No project manager can be expected to do it all alone on any piece of work. This is why the process of building up a strong team is such a vital part of the role. If you have the right people working for you then you stand a much better chance of being successful.
What are the most important factors that you need to take into account when building your team from scratch? Do their skills count for more than their personalities, for example? While no two projects are the same, there are some general rules that you should look to remember when creating a team. Teams and project roles are outline in a PRINCE2 Course.
Get the Right Blend of Skills
Having a team of highly, experienced, flexible business analysts is the dream of every project manager. Yet, this can be pretty much impossible to do for a number of reasons. Your best team members might leave, get promoted or switch to other projects before you really get to see the very best of them.
Therefore, it is entirely possible that you never get to see the sort of multi-skilled team of business analysts that you want. This makes it even more important for you to get the right blend of skills. Since you probably won’t have people who are experts in everything, you will need them to provide a useful mixture of abilities.
No matter what their starting point is, you can help by providing the training that they need over time. By arranging different types of training you can encourage them to develop in different ways for the good of the team. Naturally, you won’t want to neglect your own PRINCE2 course while you do this.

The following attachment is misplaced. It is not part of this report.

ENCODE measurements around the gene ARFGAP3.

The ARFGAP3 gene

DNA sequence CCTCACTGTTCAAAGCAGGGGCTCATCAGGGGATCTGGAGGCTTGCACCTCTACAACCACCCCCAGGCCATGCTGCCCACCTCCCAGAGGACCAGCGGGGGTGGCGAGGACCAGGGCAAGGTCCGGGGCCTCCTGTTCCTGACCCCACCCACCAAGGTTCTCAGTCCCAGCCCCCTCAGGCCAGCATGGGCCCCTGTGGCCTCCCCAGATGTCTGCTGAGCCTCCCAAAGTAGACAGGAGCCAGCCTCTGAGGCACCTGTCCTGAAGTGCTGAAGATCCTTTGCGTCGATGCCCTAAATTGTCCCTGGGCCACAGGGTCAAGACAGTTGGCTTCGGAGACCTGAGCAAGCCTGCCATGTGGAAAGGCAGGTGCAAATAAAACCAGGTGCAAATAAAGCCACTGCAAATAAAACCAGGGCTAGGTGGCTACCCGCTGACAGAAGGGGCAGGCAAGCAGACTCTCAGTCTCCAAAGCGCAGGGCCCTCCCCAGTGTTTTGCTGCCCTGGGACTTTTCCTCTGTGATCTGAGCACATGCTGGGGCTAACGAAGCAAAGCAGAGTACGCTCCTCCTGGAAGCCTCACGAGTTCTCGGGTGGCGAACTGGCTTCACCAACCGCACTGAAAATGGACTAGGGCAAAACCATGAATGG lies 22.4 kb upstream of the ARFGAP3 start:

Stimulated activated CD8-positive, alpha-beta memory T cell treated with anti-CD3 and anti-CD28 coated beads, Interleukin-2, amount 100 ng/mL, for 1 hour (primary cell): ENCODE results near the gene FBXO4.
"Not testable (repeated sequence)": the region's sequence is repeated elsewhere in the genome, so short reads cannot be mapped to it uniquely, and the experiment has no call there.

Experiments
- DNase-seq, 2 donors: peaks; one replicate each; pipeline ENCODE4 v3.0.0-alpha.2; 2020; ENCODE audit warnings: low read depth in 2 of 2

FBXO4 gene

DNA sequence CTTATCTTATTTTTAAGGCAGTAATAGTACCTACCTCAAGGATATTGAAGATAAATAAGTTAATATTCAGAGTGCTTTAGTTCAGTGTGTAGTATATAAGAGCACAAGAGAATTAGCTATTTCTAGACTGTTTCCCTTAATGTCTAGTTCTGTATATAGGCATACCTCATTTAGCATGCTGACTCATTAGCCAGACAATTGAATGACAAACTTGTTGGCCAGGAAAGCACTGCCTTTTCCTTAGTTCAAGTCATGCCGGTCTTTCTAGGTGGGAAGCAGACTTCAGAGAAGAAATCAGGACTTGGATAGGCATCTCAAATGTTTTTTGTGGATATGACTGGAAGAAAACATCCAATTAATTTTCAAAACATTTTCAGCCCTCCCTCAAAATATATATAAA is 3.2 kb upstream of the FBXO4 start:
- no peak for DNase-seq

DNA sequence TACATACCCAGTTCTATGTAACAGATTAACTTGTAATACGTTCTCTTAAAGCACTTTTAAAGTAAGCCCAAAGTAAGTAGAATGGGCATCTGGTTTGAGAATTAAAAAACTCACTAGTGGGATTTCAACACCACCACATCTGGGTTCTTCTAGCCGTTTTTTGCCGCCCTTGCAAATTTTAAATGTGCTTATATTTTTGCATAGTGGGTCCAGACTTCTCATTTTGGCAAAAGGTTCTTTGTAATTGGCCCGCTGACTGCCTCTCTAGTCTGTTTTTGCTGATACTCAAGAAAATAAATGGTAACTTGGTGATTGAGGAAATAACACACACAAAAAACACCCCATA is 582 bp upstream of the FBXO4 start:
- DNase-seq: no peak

Choose the Right Sort of Personality
The personalities of your project team members can be just as important as their skills. This sort of work is perfect for some people but not for others. For a start, they need to be open to changes and highly flexible in their approach each day.
New team members coming from a business area background can struggle to get used to the unique demands of project work. If they are comfortable with a set routine and constantly recurring tasks then this can seem like a huge step into the unknown.
The transition to a project environment is made a lot easier if the person in question is open to it. This can be difficult to assess in a job interview. You may need to look at their personal interests and attitude rather than relying simply on their work history to guide you in this.
Do They Deal Well with Other People?
The people skills needed in projects are often under-estimated. While other abilities are certainly needed, this will count for little if the team member is unable or unwilling to build relationships and work with a variety of different groups.
The ideal project team worker will be able to explain their ideas clearly to a junior end user or to a senior manager, as the situation demands. Of course, people skills can be learned to a degree but they still need a good start in terms of personality. Someone who is awkward speaking to others will find this job difficult to carry out to a high level.
You will also need to take into account important issues such as your budget and the space you have available. Might you also need to have workers who are able to work from home or in different locations? All in all, there are numerous different factors that can help you to make smart choices as you build up your team. All of these things are discussed on a quality PRINCE2 course.